Leaking while running is very common for many women. It can happen after having children, or and in some cases it happens to female athletes. Unfortunately, finding a treatment for the problem of leaking while running is not simply found through doing one or two exercises. The top four approaches I recommend to decrease leaking while running are: 1) relaxing the abdominals; 2) posture; 3) strengthening the gluteus medius; and, 4) retrain the system with breath to accommodate the load of running.
There are many contributory factors that cause leaking during physical activity. First, one must identify when they experience leaking- does it occur at the beginning or end of the run? Does it happen while running downhill or only when running fast? Does leaking happen during the entire run, or only after the run? Does leaking occur while jumping?
A few often helpful strategies are to change one’s posture and to change how one engages the abdominals. I’ve seen many patients who held in their abdominals all day long, and even more during higher levels of activity. Studies have shown that women with incontinence can have good activation of the pelvic floor, but over stabilization of the external oblique. People do not need to pull in their abdominals all the time and definitely do not need to be doing it more with higher level activity. There is a pressure system from the diaphragm to the pelvic floor. This system must have the pressure distributed evenly or the system will fail. The diaphragm sits underneath the rib cage, while the pelvic floor is at the bottom of the torso. What is in between the two? The abdominals. If there is constant activation of the abdominals, it will increase the pressure towards the pelvic floor. A good way to see if this is happening is to simply look at the abdominals. There may be a kink in the upper abdominals, pushing out the lower abdominals.
The second most important thing to focus on is posture.
Third, to support the pelvis, you need to have strong gluteus muscles. To test if your gluteus muscles are strong and supportive, one can perform a single leg squat. If the knee moves inward, this indicates that the gluteus medius is not helping to support that activity. During running, each time one takes a step there is impact upon a single leg. If the glutes are not supporting this activity, pressure is placed on other areas such as the knee or pelvic floor. To strengthen this, one can perform a single leg squat in front of a mirror while holding onto a countertop for support. In doing this, one can perform the squat at different depths and with different levels of assistance, i.e. holding on with a whole hand versus a finger for extra support.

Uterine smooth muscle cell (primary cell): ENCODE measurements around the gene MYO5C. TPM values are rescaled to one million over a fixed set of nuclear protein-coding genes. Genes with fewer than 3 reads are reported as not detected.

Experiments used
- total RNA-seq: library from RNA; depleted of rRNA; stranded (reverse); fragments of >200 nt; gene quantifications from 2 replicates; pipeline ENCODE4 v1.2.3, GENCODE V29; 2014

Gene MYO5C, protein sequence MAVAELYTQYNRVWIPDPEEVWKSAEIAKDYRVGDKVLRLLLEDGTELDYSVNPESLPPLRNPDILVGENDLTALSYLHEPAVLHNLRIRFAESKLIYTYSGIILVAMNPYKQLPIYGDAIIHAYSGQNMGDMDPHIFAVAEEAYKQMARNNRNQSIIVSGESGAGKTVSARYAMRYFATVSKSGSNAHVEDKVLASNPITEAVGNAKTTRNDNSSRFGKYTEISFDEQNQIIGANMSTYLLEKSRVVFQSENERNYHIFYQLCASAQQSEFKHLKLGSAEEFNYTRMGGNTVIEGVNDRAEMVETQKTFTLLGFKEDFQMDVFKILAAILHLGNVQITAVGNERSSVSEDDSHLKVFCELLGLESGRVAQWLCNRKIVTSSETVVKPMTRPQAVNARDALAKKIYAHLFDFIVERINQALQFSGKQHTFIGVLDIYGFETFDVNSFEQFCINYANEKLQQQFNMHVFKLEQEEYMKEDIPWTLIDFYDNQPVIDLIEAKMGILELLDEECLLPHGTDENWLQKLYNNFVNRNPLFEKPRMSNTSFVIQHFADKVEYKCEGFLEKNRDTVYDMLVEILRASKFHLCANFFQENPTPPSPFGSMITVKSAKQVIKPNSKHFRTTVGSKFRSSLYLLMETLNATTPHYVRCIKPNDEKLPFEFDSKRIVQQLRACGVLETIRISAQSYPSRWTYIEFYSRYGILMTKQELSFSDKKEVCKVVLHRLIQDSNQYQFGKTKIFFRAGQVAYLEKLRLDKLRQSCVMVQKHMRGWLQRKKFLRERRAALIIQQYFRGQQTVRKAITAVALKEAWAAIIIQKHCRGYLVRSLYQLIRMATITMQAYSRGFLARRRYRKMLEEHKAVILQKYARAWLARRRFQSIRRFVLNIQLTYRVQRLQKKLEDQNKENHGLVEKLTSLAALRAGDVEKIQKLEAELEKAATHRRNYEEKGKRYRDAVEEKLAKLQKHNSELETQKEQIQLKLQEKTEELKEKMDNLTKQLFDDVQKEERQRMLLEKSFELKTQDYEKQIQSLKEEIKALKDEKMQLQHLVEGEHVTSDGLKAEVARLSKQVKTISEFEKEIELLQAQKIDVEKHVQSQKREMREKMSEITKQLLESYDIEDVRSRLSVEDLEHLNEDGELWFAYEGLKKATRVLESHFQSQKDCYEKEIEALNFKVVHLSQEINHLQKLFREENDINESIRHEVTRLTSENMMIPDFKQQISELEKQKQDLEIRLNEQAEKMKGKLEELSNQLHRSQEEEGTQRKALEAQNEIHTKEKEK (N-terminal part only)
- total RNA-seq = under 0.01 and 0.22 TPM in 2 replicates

Sometimes one needs to change how the brain is working instead of strengthening the pelvic floor. The way to do this is through breath and with graded exposure to the activity of difficulty. If the activity is jumping, then one must unweight that activity and focus on breath. For example, start with plank jumps to improve jumping jacks, or even heel strike without leaking. First, start with a slow plank jack with an inhale, then exhale and jump both feet out. Then, move to inhale jump, exhale jump, and from there one can increase width between the feet, or increase the speed. The breath connects the brain and the activity. From the plank jack, one can perform a supported plank jack on a chair or couch, and then ultimately perform an actual jumping jack. As one transitions the from a plank jack to a jumping jack, they change the load on the pelvic floor. Then most important things to consider are when there is leaking it is a sign that the system needs a new strategy and running cannot be effective with a stiff pressure system.
If you have additional questions, seeking advice from a pelvic floor physical therapist would be a good resource to help get back to the activity you love.
Dr. Courtney Foley, PT, DPT, PRPC is a pelvic floor physical therapist who is currently practicing in Charlotte, NC. Thank you for taking a moment to provide some helpful advice to the Stroller Warriors® community!